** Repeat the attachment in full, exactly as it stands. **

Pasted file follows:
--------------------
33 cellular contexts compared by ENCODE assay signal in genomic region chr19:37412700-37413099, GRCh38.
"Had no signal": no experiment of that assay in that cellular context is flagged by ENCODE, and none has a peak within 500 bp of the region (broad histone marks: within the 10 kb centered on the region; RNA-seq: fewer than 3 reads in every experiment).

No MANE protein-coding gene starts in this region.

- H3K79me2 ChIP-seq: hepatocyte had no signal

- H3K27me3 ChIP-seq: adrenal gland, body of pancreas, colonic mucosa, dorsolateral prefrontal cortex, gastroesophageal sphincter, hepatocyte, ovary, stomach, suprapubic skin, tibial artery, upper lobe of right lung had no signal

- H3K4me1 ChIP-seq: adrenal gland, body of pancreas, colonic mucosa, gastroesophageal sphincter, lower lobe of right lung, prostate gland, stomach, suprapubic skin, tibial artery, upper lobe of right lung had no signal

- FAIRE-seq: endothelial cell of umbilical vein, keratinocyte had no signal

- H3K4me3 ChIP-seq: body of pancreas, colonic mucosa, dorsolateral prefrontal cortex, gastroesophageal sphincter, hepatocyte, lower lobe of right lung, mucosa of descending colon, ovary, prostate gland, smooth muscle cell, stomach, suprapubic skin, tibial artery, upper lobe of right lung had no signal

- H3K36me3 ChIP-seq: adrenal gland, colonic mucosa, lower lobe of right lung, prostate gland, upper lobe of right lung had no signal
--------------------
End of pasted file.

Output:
33 cellular contexts compared by ENCODE assay signal in genomic region chr19:37412700-37413099, GRCh38.
"Had no signal": no experiment of that assay in that cellular context is flagged by ENCODE, and none has a peak within 500 bp of the region (broad histone marks: within the 10 kb centered on the region; RNA-seq: fewer than 3 reads in every experiment).

No MANE protein-coding gene starts in this region.

- H3K79me2 ChIP-seq: hepatocyte had no signal

- H3K27me3 ChIP-seq: adrenal gland, body of pancreas, colonic mucosa, dorsolateral prefrontal cortex, gastroesophageal sphincter, hepatocyte, ovary, stomach, suprapubic skin, tibial artery, upper lobe of right lung had no signal

- H3K4me1 ChIP-seq: adrenal gland, body of pancreas, colonic mucosa, gastroesophageal sphincter, lower lobe of right lung, prostate gland, stomach, suprapubic skin, tibial artery, upper lobe of right lung had no signal

- FAIRE-seq: endothelial cell of umbilical vein, keratinocyte had no signal

- H3K4me3 ChIP-seq: body of pancreas, colonic mucosa, dorsolateral prefrontal cortex, gastroesophageal sphincter, hepatocyte, lower lobe of right lung, mucosa of descending colon, ovary, prostate gland, smooth muscle cell, stomach, suprapubic skin, tibial artery, upper lobe of right lung had no signal

- H3K36me3 ChIP-seq: adrenal gland, colonic mucosa, lower lobe of right lung, prostate gland, upper lobe of right lung had no signal